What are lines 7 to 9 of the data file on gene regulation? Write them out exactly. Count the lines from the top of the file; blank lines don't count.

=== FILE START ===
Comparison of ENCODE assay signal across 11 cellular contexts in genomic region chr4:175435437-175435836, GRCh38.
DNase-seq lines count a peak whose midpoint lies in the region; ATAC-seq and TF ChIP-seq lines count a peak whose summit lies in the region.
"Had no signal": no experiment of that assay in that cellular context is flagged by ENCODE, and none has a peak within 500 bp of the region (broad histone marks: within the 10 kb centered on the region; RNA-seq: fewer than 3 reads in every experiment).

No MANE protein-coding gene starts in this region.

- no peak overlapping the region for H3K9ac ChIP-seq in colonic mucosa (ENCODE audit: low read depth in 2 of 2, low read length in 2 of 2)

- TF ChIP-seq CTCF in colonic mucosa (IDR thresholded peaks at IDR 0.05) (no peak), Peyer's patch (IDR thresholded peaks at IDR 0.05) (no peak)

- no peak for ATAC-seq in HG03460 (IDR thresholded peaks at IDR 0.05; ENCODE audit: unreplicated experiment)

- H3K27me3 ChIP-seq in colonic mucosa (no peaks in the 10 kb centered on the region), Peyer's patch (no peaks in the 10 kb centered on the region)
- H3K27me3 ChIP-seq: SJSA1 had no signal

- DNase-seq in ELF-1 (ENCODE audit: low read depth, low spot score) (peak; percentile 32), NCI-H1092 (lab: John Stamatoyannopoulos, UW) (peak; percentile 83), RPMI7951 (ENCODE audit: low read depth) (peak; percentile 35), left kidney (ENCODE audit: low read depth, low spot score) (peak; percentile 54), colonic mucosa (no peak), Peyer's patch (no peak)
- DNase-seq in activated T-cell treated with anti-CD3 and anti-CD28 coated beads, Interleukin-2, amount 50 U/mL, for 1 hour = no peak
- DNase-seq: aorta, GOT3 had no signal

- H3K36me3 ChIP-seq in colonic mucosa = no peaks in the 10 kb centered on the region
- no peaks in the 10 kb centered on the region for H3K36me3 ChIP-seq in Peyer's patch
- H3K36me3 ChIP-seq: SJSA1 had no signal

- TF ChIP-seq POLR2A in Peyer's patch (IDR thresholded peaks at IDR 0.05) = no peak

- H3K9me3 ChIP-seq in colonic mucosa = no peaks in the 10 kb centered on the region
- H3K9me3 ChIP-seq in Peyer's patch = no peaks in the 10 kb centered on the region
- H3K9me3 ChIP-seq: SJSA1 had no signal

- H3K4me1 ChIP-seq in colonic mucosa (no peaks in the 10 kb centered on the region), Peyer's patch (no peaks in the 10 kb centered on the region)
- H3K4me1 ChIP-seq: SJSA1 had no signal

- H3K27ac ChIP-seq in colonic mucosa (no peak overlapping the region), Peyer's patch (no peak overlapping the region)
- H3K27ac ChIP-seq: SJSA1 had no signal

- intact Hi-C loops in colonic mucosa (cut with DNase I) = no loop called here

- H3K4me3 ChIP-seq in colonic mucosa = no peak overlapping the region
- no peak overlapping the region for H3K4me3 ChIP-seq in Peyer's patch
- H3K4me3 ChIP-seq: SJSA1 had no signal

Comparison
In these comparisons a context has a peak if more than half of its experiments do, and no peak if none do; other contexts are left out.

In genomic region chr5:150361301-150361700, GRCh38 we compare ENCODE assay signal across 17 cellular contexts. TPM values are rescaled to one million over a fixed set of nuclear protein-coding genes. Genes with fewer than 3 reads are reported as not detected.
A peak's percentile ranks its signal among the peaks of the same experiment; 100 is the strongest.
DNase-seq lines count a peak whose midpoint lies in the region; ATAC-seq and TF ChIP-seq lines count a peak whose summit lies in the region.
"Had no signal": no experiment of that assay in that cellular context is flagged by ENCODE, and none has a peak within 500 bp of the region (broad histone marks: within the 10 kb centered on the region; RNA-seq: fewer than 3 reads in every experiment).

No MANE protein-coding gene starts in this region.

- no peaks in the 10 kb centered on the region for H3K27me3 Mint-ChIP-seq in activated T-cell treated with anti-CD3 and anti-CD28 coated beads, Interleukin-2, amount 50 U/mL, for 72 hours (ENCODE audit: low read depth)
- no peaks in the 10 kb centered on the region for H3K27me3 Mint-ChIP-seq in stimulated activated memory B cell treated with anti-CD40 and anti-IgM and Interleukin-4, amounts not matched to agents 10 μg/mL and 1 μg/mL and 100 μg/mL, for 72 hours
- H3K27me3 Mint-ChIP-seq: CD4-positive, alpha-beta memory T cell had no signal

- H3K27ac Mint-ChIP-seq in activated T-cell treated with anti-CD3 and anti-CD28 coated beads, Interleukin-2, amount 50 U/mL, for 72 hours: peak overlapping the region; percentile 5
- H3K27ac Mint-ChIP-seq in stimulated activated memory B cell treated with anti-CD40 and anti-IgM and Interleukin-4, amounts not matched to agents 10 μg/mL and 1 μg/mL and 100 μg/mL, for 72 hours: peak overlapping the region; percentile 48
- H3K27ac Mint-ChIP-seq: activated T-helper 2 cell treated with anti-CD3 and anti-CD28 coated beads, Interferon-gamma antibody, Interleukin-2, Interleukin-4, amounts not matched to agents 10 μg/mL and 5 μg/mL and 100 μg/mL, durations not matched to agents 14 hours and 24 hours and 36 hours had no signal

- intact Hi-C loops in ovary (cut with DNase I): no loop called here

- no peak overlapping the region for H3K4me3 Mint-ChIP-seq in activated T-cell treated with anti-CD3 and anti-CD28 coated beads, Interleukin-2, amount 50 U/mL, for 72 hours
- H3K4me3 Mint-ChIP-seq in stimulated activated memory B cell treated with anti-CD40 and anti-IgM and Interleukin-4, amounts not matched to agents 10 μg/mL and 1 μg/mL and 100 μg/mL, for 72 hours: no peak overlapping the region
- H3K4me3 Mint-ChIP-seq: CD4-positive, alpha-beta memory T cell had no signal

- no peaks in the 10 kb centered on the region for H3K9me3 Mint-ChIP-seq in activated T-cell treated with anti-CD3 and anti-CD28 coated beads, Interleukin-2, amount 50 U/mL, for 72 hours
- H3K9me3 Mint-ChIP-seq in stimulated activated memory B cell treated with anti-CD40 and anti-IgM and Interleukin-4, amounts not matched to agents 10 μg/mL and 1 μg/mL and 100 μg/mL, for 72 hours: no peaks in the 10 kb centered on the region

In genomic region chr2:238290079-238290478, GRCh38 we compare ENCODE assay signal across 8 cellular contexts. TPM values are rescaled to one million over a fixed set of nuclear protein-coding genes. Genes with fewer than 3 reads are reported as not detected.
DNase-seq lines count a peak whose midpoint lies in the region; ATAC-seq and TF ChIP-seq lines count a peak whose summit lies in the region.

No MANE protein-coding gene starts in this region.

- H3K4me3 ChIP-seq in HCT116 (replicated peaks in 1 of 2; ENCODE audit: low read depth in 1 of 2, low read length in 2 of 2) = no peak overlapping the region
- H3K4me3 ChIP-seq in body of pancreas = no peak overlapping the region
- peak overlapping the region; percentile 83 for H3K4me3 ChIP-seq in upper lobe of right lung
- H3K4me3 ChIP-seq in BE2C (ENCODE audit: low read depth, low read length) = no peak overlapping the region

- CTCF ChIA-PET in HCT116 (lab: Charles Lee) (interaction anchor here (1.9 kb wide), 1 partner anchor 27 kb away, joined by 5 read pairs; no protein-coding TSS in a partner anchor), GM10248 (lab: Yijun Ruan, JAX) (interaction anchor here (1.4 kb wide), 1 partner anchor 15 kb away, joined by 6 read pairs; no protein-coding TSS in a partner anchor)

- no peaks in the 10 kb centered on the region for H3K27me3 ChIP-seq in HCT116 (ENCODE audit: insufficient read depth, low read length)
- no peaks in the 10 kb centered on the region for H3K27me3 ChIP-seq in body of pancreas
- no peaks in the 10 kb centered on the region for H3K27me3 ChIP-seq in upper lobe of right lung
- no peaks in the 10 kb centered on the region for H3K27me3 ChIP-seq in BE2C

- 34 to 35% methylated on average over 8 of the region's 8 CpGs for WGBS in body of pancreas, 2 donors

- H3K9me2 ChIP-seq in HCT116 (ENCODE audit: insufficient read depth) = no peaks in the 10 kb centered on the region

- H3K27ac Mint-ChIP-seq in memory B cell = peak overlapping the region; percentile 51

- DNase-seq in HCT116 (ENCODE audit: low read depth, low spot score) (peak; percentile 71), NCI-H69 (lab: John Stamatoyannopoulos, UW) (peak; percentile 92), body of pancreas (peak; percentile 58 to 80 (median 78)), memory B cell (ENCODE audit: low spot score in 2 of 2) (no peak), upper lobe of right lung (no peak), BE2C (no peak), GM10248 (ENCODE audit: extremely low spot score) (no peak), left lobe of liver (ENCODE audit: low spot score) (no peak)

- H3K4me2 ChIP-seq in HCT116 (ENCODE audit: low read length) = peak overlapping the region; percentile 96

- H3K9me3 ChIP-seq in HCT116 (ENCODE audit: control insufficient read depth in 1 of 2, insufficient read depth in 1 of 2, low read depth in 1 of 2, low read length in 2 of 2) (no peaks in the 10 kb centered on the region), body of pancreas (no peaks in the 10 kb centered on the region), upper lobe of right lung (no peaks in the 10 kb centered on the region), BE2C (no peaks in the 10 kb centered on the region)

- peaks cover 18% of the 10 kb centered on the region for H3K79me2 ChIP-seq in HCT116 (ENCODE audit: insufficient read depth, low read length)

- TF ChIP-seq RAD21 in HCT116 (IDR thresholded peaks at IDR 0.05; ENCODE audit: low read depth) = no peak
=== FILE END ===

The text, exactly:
- no peak for ATAC-seq in HG03460 (IDR thresholded peaks at IDR 0.05; ENCODE audit: unreplicated experiment)

- H3K27me3 ChIP-seq in colonic mucosa (no peaks in the 10 kb centered on the region), Peyer's patch (no peaks in the 10 kb centered on the region)
- H3K27me3 ChIP-seq: SJSA1 had no signal